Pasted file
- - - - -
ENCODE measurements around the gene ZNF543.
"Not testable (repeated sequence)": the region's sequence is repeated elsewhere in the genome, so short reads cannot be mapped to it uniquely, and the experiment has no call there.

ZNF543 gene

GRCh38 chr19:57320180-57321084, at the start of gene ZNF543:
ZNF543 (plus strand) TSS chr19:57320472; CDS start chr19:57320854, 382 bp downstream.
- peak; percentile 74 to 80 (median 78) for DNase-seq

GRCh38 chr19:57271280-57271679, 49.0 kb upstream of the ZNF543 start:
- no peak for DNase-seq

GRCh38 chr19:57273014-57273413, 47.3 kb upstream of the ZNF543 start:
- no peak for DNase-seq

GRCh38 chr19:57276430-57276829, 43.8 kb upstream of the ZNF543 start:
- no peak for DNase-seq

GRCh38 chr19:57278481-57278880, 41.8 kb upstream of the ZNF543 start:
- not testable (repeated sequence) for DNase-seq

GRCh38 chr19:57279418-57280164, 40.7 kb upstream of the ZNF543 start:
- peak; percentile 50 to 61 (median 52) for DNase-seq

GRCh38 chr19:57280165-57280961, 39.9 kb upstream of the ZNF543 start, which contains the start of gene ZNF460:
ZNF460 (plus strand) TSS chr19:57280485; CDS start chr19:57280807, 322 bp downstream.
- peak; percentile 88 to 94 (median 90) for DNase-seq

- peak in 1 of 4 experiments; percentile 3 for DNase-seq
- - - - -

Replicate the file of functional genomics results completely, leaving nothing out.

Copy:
ENCODE measurements around the gene ZNF543.
"Not testable (repeated sequence)": the region's sequence is repeated elsewhere in the genome, so short reads cannot be mapped to it uniquely, and the experiment has no call there.

ZNF543 gene

GRCh38 chr19:57320180-57321084, at the start of gene ZNF543:
ZNF543 (plus strand) TSS chr19:57320472; CDS start chr19:57320854, 382 bp downstream.
- peak; percentile 74 to 80 (median 78) for DNase-seq

GRCh38 chr19:57271280-57271679, 49.0 kb upstream of the ZNF543 start:
- no peak for DNase-seq

GRCh38 chr19:57273014-57273413, 47.3 kb upstream of the ZNF543 start:
- no peak for DNase-seq

GRCh38 chr19:57276430-57276829, 43.8 kb upstream of the ZNF543 start:
- no peak for DNase-seq

GRCh38 chr19:57278481-57278880, 41.8 kb upstream of the ZNF543 start:
- not testable (repeated sequence) for DNase-seq

GRCh38 chr19:57279418-57280164, 40.7 kb upstream of the ZNF543 start:
- peak; percentile 50 to 61 (median 52) for DNase-seq

GRCh38 chr19:57280165-57280961, 39.9 kb upstream of the ZNF543 start, which contains the start of gene ZNF460:
ZNF460 (plus strand) TSS chr19:57280485; CDS start chr19:57280807, 322 bp downstream.
- peak; percentile 88 to 94 (median 90) for DNase-seq

- peak in 1 of 4 experiments; percentile 3 for DNase-seq